Imagine reaching a point in your career where you can say “no” to projects you’re not interested in. That is one of the many advantages that come with being a freelancer. You get to use your creativity, you can be your own boss, and you get to do something you love. If you are a freelance artist, you can gain creative control of your work.

In fact, freelancing jobs in creative industries have been on the rise in the last decade. But unfortunately the “starving artist” stereotype still hasn’t gone anywhere. Working with clients can be difficult, and many freelancers take on low-paid projects just because they need the money.

It’s not that freelancing jobs always pay poorly, it’s more that other expenses can strip our cash balances. Work expenses like supplies and software, business expenses like travel, and of course living expenses. Being able to keep track of those purchases—and weighing them against your income—can save you a lot of headache in the long run.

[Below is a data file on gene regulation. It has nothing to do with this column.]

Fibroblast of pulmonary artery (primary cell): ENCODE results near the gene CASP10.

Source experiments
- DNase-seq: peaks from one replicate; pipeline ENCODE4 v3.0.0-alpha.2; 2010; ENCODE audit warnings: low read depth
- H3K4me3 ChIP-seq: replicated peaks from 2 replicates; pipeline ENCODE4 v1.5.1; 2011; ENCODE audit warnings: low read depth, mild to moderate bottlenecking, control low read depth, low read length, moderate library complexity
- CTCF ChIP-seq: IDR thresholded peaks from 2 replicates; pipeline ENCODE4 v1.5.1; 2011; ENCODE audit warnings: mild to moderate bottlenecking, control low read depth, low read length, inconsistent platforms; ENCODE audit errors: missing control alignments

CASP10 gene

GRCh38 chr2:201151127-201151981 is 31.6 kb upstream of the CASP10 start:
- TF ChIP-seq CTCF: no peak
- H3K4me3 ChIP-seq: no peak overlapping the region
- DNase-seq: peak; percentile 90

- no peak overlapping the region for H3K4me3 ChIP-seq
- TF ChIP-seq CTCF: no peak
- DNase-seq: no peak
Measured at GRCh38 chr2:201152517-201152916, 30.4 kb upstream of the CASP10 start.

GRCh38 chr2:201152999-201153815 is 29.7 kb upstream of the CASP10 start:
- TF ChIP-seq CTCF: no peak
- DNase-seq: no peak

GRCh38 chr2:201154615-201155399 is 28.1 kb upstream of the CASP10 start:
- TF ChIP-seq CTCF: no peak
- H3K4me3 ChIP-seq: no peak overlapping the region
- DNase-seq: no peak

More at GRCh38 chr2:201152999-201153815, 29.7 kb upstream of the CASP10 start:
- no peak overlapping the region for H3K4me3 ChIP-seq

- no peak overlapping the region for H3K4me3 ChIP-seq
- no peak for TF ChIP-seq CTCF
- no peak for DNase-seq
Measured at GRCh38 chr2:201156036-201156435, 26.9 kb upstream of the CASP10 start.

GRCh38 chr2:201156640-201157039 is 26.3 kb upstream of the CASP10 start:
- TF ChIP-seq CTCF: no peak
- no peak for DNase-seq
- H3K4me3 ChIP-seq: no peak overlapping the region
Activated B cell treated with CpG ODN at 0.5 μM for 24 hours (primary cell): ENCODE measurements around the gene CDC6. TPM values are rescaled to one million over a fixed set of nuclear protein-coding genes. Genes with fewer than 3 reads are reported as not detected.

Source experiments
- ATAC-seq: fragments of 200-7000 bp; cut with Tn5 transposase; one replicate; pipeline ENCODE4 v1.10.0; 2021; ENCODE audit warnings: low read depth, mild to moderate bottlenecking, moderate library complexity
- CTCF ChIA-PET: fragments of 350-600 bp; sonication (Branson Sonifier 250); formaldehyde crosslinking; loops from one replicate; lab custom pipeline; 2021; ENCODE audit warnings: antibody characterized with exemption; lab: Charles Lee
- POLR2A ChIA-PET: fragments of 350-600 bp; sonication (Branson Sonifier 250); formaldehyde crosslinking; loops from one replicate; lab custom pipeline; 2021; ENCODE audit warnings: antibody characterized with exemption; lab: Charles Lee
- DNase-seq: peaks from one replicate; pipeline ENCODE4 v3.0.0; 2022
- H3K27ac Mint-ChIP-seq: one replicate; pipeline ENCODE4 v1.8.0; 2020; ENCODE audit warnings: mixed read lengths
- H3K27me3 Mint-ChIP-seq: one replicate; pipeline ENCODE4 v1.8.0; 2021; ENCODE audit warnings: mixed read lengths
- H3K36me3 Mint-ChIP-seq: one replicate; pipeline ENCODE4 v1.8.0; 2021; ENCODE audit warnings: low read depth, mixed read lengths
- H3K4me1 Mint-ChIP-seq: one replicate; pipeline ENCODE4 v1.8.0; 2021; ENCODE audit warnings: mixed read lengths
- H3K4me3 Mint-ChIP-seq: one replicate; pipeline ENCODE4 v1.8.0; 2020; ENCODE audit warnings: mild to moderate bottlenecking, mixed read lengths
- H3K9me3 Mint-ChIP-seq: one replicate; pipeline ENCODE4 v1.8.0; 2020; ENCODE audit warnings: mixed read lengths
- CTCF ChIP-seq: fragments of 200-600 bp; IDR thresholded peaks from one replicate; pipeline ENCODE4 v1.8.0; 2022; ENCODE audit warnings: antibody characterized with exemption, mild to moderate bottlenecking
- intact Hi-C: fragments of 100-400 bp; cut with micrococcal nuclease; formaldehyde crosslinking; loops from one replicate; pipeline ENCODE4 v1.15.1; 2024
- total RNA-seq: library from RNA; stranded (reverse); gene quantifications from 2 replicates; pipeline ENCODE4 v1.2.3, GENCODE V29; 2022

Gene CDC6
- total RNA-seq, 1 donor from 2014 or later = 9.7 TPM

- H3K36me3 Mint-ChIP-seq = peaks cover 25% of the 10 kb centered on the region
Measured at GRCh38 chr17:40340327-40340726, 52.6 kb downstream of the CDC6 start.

Many art schools provide at least a few business or personal finance courses, but few require them. Many students choose not to take them, because at that stage in our lives, we’re focused on building our craft and voice.

As we rightly should be!

But these business skills are important to know. In fact, even simple budgeting can get you ahead of the game. Imagine how nice it would be not have to decide between paying rent or buying supplies for your next big project. These programs and courses are designed to bridge the gap between what you can and can’t learn at school.

Money Matters for Creative Entrepreneurs



Project Management for Designers



Introducing Entrepreneurship for Musicians